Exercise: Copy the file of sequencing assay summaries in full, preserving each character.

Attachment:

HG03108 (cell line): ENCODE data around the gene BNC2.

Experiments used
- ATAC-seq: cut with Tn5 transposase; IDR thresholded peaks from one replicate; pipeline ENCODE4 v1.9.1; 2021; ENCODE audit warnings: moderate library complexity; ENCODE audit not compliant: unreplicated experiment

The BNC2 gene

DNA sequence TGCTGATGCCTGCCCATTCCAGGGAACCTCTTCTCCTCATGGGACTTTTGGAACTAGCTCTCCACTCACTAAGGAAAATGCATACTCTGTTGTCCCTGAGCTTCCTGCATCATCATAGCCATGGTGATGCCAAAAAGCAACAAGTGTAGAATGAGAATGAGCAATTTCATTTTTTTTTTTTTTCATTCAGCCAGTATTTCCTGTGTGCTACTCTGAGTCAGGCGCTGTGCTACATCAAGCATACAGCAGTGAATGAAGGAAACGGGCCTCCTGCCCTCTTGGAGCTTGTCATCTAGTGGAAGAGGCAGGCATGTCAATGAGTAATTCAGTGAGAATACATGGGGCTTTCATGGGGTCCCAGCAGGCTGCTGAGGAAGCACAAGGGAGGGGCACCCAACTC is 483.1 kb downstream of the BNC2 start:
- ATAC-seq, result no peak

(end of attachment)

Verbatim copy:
HG03108 (cell line): ENCODE data around the gene BNC2.

Experiments used
- ATAC-seq: cut with Tn5 transposase; IDR thresholded peaks from one replicate; pipeline ENCODE4 v1.9.1; 2021; ENCODE audit warnings: moderate library complexity; ENCODE audit not compliant: unreplicated experiment

The BNC2 gene

DNA sequence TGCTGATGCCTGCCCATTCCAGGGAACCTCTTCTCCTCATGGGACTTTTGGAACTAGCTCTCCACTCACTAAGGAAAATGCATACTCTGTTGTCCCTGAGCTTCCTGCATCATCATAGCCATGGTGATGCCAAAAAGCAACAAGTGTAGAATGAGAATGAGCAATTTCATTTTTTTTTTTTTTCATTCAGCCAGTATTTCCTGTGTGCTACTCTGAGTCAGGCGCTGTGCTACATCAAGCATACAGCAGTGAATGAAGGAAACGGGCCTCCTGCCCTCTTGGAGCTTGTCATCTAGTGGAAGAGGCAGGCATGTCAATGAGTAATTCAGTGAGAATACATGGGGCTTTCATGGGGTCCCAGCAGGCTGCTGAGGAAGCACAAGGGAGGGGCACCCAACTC is 483.1 kb downstream of the BNC2 start:
- ATAC-seq, result no peak